Overview of Public Health Degree Programs
Our initial dataset from the desk review, supplemented by discussion with key stakeholders in India and literature review, yielded a heterogenous collection of 59 institutions. Of these 59 institutions identified, the breakdown of programs included 25 Master of Public Health (MPH); 20 Master of Science; 14 diplomas; 11 PhDs; four certificates; three executive trainings and two workshops (see Figure 1). This included representation from both private and government institutions, public private partnerships, as well as training hubs outside of traditional academia, including a community health resource center.
*Master of Science (MSc) programs were identified from related disciplines and applications relevant to public health practice, including Epidemiology, Population Studies, Disaster Management, Health Informatics and Applied Nutrition
SWOT Analysis Results
Given the variability of the institutions identified and interviewed, the strengths and weaknesses (internal to each institution) and opportunities and threats (external to particular institutions) identified were not universally represented at all institutions, but rather emerged as common internal and external factors that can enhance or hinder successful public health educational programs and institutions (Figure 2). Themes could be potentially identified as a strength or a weakness depending on the institution itself, and as such we have presented our findings in this paper more as guidance for institutions and stakeholders interested in considerations for their future work or identify solutions to challenges rather than as broad characterizations of the institutions identified.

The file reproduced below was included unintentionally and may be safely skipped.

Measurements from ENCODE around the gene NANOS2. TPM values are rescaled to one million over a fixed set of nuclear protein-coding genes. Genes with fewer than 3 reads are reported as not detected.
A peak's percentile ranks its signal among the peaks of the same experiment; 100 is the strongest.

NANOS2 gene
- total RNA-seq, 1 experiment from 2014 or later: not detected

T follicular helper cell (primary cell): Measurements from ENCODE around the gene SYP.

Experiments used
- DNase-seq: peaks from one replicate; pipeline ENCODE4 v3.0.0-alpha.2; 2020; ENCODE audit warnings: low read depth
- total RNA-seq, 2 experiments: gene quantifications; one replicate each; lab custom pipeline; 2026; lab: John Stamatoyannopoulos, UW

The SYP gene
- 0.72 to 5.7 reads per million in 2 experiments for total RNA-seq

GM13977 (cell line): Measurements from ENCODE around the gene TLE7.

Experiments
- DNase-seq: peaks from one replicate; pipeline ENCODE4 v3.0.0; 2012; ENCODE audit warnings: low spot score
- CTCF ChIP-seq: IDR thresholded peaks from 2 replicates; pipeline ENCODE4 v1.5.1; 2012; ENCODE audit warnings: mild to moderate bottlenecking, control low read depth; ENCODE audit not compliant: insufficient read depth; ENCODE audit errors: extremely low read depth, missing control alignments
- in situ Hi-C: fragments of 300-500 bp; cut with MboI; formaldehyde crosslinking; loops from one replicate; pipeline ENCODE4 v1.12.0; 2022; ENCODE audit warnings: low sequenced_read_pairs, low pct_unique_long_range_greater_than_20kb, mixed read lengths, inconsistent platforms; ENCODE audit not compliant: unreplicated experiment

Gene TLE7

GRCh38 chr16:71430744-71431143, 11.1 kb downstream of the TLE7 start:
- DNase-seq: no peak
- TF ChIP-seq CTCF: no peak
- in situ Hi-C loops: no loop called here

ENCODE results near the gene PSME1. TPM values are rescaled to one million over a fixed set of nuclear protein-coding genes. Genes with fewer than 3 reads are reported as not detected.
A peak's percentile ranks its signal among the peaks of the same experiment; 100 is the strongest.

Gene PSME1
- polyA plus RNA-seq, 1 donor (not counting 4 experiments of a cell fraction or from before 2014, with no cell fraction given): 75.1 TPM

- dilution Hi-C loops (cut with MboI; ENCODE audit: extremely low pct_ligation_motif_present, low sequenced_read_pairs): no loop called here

Key Strengths: Tuition, Innovation, Research
Affordable tuition, particularly at institutions with public funding sources, was recognized as an enabling factor for building public health educational capacity. Tuition fees at such institutions were described in terms like “nominal” and considered financially accessible. Representatives from government universities often juxtaposed the affordability of their own institutions against private universities. Yet this is not necessarily a universal perception, as captured by one representative at a private university
Our fee structure…[is] higher…compared to all other universities or institutions or schools offering similar program in the country. But still, we are able to attract people. Usually, our stake is almost 100% full every time and the reason for this is our reputation.
Additionally, many respondents identified a variety of student support opportunities available, including scholarships, stipends, sponsorship for professional development opportunities like conferences, as well as support reserved for traditionally underrepresented communities like scheduled castes/scheduled tribes (SC/STs).
Intrinsic innovation, or innovation from faculty members and institutional leaders, emerged as a key strength of institutions across the board. This was particularly evident in the context of COVID-19. One interviewee recounted, “the faculty were very significantly involved in directly advising government on a real-time basis, developing protocols, being part of advisory committees…developing guidelines…”
COVID-19 also required institutions to adapt their learning and training programs, which was generally perceived to have been successful. Multiple institutions among those represented already had some level of virtual trainings available before COVID-19 that were able to be quickly scaled, and distance learning was described by one respondent as a well-known modality that had been offered since 1991. Faculty have been successful in teaching courses in an online format, which was made further accessible through universal Wi-Fi across campus. One interviewee summarized what the ability to teach online made possible:
We ensured that there is no disruption in the teaching… I would certainly not say that there some hiccups initially, but clearly, we could learn the new ways of continuing our activities. And we were able to do it well.